The following information on telegraph matches for banks and police comes from Section 60 of Shooting by J. Henry FitzGerald. Shooting is also available to purchase in print.
Telegraph matches are becoming popular with the police departments and many banks are beginning to take up this fascinating sport. It means just this, that each team can shoot on its own range under conditions that it is accustomed to. The same feeling of shooting in competition is present even if the rival team cannot be seen. They are there and sometimes loom up larger than if they were present. We cannot but wonder just what the other fellows are doing.
The Colt Patent Fire Arms Manufacturing Company has taken a great interest in this work and in the winter of 1927-28 and 29 ran a series of matches between the different police departments throughout the country. So satisfactory was the result that it will be followed for many years and will grow until not only police departments but banks and trust companies will take it up.
The matches are shot on a twelve-yard range, which nearly any bank or police department can locate in their cellar. The Camp Perry police course is used in this shooting: ten shots slow fire, one minute per shot; ten shots each five in twenty seconds; ten shots each five in ten seconds on a target one-half the size used at Camp Perry. For the teams who have had no rapid-fire experience I would advise matches with neighboring departments before entering the National Matches. First slow fire matches may be arranged and then matches with slow and twenty second courses, gradually working toward the ten second course.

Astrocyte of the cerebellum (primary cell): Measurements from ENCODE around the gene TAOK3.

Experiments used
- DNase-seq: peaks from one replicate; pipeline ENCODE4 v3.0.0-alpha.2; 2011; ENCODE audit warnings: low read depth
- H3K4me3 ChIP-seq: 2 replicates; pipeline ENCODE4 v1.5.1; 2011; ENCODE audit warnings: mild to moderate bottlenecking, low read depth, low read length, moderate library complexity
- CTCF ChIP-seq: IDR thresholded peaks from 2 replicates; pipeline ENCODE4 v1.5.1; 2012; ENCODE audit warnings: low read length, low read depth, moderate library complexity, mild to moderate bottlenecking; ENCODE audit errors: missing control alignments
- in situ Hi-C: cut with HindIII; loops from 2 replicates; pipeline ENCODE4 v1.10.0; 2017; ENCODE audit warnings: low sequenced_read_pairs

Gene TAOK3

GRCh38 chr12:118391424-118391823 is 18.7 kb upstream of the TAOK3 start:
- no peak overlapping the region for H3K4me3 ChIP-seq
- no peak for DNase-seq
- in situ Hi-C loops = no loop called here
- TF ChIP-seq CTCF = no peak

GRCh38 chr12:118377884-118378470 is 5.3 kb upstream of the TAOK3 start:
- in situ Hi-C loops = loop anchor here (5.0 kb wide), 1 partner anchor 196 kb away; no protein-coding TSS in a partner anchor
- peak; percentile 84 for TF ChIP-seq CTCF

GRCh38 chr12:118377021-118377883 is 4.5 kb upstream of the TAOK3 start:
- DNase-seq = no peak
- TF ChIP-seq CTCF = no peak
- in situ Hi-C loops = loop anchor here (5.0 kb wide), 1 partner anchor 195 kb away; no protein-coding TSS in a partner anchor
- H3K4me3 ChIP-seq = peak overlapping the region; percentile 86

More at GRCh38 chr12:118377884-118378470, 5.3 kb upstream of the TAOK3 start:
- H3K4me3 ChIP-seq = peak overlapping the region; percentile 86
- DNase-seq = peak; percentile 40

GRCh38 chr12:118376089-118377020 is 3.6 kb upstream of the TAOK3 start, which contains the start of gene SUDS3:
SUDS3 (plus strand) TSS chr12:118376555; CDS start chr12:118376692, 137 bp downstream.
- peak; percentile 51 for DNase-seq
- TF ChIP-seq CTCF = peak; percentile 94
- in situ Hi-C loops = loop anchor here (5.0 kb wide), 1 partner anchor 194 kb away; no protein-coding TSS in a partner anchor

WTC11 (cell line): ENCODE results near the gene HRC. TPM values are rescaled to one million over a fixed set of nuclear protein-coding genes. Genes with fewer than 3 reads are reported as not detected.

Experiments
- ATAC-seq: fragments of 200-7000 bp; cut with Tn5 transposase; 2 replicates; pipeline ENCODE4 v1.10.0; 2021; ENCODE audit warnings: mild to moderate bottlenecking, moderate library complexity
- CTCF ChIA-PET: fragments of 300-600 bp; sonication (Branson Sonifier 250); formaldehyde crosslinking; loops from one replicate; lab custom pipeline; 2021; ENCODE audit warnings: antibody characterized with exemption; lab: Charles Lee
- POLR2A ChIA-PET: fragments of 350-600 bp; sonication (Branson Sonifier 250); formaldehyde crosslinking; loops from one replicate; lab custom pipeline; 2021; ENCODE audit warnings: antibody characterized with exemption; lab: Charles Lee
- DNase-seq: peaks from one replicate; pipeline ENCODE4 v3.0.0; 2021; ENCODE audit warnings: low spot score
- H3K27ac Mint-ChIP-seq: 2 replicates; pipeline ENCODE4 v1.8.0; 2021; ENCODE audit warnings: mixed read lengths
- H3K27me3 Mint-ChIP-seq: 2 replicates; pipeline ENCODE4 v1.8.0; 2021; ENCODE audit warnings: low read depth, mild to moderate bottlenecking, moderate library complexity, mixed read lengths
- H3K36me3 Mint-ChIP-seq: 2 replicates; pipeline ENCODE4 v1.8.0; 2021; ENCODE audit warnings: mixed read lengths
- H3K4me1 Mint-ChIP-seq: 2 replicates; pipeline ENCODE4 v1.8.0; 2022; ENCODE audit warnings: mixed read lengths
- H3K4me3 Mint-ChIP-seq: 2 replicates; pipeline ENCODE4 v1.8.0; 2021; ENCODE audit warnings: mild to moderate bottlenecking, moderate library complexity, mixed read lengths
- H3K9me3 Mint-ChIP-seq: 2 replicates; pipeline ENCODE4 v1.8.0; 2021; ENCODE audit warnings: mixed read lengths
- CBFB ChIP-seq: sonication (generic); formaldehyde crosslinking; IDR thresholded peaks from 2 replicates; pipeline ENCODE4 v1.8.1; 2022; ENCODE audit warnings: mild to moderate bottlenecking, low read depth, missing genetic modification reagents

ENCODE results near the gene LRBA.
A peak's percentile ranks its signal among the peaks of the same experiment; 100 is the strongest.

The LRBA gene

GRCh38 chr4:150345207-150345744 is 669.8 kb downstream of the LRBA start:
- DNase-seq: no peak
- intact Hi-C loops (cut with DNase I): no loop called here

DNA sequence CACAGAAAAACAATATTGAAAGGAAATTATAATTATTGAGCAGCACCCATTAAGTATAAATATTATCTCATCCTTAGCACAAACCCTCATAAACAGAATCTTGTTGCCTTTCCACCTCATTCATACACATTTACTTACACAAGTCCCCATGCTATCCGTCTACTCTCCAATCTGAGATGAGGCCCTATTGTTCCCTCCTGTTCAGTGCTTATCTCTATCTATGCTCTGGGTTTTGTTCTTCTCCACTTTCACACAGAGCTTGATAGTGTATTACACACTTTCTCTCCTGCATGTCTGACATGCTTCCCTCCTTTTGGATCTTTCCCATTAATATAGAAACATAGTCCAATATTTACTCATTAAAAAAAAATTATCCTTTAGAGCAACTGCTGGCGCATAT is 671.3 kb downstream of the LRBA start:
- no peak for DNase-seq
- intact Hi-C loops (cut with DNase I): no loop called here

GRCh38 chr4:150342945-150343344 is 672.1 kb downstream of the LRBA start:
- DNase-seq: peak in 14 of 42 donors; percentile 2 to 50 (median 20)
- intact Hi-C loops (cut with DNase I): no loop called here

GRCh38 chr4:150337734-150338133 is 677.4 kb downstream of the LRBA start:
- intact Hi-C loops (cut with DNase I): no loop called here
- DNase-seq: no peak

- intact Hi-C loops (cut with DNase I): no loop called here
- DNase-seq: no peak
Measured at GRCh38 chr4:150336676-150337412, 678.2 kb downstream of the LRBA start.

If competing departments all use the light model revolvers, of course there is no advantage, but if one department should use a light model and the other the six-inch barrel revolver the lighter revolver would be badly handicapped and could only win by superior team members. Even small departments can easily use five or six of the larger revolvers for motorcycle men and extra arms and with these arms only practice is necessary to develop a good team.
The winter practice in the matches mentioned will put the men in shape for the outdoor matches and should create enough interest in each town or city to warrant the police or bank officials sending a team to the near-by contests, if not to the National Matches at Camp Perry.
The cost of equipment for an indoor range is practically nothing and the outdoor range can easily be located that will cost very little. The only outlay is for five or six revolvers suitable for this shooting.
In many cases the men who become good shots prefer to purchase their own revolvers and many load their own ammunition, which reduces the cost to less than one cent each and is just as satisfactory if properly done. These are the loading outfits which will do perfect work if properly handled,—Ideal Manufacturing Company and Schmidt’s. Hand-loaded ammunition is very accurate and satisfactory. It enables the .38 and larger shooters to do nearly three times the amount of shooting for the same price invested in factory ammunition.
In other chapters I have mentioned that target shooting is not necessary for adequate protection, neither is it, but target shooting stimulates interest in the department, as each of the members outside the team will have dreams of the day when he will win a place on the team and enjoy the trips to other ranges. Each officer will put his best efforts into the work if he has something to look forward to, and every team is looking for the best material obtainable.